The New York Times, one of the most influential newspapers in the world, not only influences its readers but also has significant impact on the news judgment and editorial perspective of other media. The caliber of accuracy, balance and thoroughness in this publication are therefore of particular importance.
Media reports on implementation of the Wye River Memorandum have incorrectly characterized as a "new demand" Israel's position that the Palestinian Covenant must be revised by a full meeting of the Palestinian National Council.
Douglas Jehl got just about everything wrong in his New York Times story about water problems in Hebron - misrepresenting the nation's role in providing water to the Palestinians, omitting entirely Palestinian water obligations under Oslo and focusing almost exclusively on denunciations of Israel.
Reporting on Hamas threats to take revenge against Israelis and Jews around the world, the New Yok Times continues to whitewash Palestinian Authority incitement - Serge Schmemann writes "So far, Mr. Arafat and his officials have avoided either blaming or exonerating Israel in the slaying, saying the investigation is continuing."
Comply with Oslo or face the consequences. That was the Israeli message to its Palestinian negotiating partner when it issued a detailed account of the Palestinian Authority's stunning failure to adhere to the landmark accords...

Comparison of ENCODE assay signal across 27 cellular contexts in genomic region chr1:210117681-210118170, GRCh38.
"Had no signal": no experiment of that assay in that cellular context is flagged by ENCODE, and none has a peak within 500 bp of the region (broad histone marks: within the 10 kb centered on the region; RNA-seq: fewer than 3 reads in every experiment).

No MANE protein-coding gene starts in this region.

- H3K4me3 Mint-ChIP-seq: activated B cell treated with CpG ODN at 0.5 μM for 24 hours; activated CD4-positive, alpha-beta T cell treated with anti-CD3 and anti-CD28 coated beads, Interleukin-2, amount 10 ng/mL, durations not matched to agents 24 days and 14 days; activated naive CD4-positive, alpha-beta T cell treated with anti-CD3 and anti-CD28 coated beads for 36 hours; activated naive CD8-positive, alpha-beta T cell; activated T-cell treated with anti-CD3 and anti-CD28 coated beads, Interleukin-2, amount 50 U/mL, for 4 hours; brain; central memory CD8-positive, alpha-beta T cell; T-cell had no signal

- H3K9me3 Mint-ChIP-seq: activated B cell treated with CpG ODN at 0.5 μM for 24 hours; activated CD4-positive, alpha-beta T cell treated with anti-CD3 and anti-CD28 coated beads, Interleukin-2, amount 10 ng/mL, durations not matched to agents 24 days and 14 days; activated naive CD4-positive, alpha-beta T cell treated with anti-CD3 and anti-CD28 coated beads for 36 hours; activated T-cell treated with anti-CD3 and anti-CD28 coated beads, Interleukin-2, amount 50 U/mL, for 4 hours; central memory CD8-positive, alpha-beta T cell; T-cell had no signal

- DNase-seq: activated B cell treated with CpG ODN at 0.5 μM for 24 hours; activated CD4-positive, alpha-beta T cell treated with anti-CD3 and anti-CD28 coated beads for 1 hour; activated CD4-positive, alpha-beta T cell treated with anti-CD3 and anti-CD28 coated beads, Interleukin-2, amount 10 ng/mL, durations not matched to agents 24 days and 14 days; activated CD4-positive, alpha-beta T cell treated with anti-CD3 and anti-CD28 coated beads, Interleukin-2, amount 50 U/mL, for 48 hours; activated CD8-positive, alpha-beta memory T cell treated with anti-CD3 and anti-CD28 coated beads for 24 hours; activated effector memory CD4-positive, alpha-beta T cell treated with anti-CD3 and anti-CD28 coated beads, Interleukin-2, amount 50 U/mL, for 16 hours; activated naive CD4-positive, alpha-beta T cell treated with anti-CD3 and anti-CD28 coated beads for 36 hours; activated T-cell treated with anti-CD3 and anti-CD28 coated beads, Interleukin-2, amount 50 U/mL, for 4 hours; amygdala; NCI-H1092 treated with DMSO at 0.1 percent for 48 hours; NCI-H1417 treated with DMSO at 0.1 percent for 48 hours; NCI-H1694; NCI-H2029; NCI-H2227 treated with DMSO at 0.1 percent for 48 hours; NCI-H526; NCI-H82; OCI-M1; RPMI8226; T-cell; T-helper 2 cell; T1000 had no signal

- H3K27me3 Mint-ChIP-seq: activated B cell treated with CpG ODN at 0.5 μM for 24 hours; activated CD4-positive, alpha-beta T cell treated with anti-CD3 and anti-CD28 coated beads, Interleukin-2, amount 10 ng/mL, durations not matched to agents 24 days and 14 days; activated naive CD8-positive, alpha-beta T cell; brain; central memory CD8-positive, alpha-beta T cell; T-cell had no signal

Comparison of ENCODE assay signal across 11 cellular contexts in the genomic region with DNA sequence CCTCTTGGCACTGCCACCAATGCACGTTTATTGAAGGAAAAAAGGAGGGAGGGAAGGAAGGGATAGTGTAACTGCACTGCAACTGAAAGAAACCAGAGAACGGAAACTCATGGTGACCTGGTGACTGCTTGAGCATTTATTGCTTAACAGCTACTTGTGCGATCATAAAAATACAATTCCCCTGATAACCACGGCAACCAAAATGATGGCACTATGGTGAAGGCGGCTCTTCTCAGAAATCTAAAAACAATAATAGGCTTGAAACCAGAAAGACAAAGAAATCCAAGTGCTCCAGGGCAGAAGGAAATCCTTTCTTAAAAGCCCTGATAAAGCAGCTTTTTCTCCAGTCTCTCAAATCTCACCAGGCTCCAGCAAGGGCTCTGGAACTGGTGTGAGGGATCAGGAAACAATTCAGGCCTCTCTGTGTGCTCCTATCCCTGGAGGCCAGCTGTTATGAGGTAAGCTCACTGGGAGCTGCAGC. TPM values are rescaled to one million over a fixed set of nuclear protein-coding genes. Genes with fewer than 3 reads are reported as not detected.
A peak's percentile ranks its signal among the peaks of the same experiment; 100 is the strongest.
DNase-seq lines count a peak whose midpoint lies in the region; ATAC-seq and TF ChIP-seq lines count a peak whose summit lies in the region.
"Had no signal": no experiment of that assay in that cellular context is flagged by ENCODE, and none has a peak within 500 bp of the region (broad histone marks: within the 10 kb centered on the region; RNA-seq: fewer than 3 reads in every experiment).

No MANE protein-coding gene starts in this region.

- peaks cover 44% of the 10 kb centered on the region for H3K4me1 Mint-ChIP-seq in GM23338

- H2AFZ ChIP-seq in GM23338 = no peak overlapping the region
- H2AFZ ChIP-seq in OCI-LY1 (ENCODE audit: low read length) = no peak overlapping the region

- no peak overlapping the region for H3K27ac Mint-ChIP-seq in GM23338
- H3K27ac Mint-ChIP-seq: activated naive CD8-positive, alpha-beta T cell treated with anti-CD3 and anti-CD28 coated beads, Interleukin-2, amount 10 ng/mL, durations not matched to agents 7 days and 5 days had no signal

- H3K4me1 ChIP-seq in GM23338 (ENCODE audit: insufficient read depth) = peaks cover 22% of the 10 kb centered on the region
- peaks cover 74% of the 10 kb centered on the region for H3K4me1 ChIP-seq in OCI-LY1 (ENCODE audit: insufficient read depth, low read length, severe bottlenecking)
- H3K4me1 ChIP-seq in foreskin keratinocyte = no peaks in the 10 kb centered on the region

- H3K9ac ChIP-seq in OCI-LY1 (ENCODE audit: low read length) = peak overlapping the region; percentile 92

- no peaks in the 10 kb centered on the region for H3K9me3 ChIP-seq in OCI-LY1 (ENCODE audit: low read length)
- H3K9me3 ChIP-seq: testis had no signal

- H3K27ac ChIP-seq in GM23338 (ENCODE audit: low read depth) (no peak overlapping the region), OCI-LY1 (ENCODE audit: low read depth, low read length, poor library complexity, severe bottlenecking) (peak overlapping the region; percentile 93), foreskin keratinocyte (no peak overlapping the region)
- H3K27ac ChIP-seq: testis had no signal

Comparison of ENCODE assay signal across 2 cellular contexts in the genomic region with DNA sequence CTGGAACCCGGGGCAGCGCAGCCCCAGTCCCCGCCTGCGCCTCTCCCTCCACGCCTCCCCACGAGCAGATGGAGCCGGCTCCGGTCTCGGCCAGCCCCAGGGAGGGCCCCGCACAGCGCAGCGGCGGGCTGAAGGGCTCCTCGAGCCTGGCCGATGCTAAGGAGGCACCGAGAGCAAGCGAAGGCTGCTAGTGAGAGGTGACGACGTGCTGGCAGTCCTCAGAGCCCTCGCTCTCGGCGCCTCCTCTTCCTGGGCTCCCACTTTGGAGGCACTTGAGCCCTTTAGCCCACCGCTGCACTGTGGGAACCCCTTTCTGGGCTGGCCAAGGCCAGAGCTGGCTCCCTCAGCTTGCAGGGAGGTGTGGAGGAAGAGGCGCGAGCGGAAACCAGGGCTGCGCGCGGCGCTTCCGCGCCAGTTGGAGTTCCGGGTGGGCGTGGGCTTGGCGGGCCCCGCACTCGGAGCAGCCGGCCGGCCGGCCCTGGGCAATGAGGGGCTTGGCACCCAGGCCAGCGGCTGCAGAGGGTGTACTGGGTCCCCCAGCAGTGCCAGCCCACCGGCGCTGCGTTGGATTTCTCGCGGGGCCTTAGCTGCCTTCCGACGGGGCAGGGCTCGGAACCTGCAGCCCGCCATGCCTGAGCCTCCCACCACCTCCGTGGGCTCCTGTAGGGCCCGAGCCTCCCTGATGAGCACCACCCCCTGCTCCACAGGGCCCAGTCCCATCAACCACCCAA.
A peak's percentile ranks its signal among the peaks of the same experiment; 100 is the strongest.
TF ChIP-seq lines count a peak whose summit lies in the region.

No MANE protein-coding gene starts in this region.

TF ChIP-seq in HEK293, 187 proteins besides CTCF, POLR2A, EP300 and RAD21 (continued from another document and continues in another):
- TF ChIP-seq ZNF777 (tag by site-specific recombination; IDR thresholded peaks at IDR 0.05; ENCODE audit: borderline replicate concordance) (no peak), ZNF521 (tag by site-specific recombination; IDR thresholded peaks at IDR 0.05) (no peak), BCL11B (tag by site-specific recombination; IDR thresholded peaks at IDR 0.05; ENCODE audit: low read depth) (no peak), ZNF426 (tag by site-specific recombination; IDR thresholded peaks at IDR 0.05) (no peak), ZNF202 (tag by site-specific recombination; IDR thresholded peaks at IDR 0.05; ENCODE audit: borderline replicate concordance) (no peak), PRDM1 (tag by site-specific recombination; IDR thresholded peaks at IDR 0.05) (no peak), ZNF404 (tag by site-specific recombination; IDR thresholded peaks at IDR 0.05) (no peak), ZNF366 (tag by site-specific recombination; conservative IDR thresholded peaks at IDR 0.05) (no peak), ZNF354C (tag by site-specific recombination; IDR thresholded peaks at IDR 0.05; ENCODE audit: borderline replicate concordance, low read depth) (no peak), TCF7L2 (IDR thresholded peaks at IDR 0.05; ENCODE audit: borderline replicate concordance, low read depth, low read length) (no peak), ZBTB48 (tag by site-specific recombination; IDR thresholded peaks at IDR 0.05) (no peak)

Following statements by PA Justice Minister Freih Abu Meddein and by Chairman Yasir Arafat that Palestinians found to have sold land to Jews will face the death penalty, at least 4 Palestinian land dealers said to have been involved in such sales were murdered.
The herd impulse among members of the media, the aversion to deviating from views of other journalists, is especially pernicious in coverage of Israel where the guiding thesis today is a simple one: "Hardline" Prime Minister Benjamin Netanyahu has disrupted, if not wrecked, an otherwise promising peace process in the Middle East.
If the New York Times botches its coverage of Israel, tipping reality upside down, making lesser occurrences into major stories and slighting deadly-serious events, what are the repercussions? Do senior editors carefully weigh substantive questions raised by concerned readers – or do they deflect criticism with evasions and insults?
In a period of deep national trauma that included assassination of its prime minister, unprecedented terrorism on the streets of its cities, and wrenching internal debate over issues of national survival, the Israeli public went to the polls in orderly form and voted for a new government.
Statistics bare stark truths. What they reveal about media coverage of atrocities committed against Israelis is a relentless lack of interest–despite, at the same time, intense journalistic focus on other events in Israel.